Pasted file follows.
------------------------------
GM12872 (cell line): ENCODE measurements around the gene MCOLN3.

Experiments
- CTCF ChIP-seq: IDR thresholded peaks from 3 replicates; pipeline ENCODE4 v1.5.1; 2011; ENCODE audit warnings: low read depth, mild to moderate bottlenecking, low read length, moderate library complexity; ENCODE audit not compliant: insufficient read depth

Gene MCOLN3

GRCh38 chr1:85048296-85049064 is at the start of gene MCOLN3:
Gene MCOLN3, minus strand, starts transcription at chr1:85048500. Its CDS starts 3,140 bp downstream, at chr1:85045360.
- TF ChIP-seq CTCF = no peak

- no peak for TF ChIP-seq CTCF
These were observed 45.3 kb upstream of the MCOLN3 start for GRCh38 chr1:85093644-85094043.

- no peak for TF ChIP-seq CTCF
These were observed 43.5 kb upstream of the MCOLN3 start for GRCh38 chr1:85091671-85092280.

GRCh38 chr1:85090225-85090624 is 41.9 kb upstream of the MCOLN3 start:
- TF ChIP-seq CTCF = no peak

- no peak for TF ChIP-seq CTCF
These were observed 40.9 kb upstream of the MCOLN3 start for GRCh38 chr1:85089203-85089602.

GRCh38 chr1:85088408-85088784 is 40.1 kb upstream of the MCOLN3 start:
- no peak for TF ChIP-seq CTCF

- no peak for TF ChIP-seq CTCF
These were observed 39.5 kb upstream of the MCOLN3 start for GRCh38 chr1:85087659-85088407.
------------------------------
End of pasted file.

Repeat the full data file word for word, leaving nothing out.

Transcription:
GM12872 (cell line): ENCODE measurements around the gene MCOLN3.

Experiments
- CTCF ChIP-seq: IDR thresholded peaks from 3 replicates; pipeline ENCODE4 v1.5.1; 2011; ENCODE audit warnings: low read depth, mild to moderate bottlenecking, low read length, moderate library complexity; ENCODE audit not compliant: insufficient read depth

Gene MCOLN3

GRCh38 chr1:85048296-85049064 is at the start of gene MCOLN3:
Gene MCOLN3, minus strand, starts transcription at chr1:85048500. Its CDS starts 3,140 bp downstream, at chr1:85045360.
- TF ChIP-seq CTCF = no peak

- no peak for TF ChIP-seq CTCF
These were observed 45.3 kb upstream of the MCOLN3 start for GRCh38 chr1:85093644-85094043.

- no peak for TF ChIP-seq CTCF
These were observed 43.5 kb upstream of the MCOLN3 start for GRCh38 chr1:85091671-85092280.

GRCh38 chr1:85090225-85090624 is 41.9 kb upstream of the MCOLN3 start:
- TF ChIP-seq CTCF = no peak

- no peak for TF ChIP-seq CTCF
These were observed 40.9 kb upstream of the MCOLN3 start for GRCh38 chr1:85089203-85089602.

GRCh38 chr1:85088408-85088784 is 40.1 kb upstream of the MCOLN3 start:
- no peak for TF ChIP-seq CTCF

- no peak for TF ChIP-seq CTCF
These were observed 39.5 kb upstream of the MCOLN3 start for GRCh38 chr1:85087659-85088407.